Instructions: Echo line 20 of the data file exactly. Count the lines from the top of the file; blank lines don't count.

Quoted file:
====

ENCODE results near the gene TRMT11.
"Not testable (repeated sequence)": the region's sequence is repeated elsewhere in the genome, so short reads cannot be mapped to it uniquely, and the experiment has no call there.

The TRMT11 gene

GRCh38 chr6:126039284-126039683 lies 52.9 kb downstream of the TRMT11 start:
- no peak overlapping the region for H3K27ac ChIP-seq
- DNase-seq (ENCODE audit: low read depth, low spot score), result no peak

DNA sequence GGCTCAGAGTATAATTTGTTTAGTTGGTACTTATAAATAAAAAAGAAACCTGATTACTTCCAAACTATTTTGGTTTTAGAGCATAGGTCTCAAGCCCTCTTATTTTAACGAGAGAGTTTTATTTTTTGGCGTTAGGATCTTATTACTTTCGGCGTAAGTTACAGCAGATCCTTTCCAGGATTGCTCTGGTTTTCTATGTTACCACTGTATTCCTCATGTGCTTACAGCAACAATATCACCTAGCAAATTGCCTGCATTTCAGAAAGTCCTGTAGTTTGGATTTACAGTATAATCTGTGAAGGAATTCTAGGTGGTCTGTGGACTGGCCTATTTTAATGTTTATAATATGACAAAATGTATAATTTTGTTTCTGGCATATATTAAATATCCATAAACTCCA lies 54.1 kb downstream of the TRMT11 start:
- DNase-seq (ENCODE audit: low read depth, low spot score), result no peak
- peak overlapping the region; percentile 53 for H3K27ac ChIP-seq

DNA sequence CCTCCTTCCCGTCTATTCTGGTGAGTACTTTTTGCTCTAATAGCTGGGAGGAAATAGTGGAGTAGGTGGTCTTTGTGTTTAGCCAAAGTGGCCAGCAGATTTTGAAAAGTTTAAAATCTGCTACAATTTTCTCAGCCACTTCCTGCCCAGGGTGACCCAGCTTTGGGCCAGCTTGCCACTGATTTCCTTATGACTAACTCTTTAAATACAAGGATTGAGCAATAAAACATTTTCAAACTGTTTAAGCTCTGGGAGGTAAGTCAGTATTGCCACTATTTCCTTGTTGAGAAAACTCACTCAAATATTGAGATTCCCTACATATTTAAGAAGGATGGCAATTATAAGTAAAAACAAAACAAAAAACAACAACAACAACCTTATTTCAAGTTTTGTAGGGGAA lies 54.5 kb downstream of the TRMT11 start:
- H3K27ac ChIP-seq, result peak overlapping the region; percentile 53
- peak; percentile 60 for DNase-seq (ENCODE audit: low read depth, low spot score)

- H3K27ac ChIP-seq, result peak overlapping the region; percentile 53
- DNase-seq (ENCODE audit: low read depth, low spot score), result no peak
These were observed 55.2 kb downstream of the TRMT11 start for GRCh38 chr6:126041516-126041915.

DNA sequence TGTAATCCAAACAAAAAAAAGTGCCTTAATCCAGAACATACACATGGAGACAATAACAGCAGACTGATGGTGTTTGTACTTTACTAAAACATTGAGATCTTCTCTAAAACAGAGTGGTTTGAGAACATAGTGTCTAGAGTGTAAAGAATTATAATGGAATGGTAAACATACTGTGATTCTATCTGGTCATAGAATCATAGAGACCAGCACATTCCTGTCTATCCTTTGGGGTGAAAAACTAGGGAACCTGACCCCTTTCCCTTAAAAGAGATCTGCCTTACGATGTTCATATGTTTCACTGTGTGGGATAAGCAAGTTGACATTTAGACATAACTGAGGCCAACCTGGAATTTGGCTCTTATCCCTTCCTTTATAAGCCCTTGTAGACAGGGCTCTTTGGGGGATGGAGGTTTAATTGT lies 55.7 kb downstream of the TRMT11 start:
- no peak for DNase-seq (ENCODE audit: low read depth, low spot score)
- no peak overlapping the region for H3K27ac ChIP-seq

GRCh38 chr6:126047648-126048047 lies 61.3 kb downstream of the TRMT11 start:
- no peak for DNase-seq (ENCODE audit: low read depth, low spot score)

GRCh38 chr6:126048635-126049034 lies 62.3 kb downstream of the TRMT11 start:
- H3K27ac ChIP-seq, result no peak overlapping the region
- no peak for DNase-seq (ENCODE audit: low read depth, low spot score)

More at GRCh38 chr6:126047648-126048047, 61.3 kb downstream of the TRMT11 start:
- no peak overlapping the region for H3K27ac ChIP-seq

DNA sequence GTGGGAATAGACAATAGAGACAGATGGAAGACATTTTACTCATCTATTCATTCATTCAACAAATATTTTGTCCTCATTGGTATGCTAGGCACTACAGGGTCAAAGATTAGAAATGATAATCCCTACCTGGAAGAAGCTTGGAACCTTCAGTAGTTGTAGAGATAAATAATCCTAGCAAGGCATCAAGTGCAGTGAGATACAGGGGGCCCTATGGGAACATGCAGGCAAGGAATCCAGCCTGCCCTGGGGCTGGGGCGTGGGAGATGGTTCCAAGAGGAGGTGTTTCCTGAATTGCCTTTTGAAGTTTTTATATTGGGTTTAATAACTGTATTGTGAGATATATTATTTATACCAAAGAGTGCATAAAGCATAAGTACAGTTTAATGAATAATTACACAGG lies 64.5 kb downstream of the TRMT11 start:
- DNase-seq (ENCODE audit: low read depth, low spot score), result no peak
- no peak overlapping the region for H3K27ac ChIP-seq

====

- no peak for DNase-seq (ENCODE audit: low read depth, low spot score)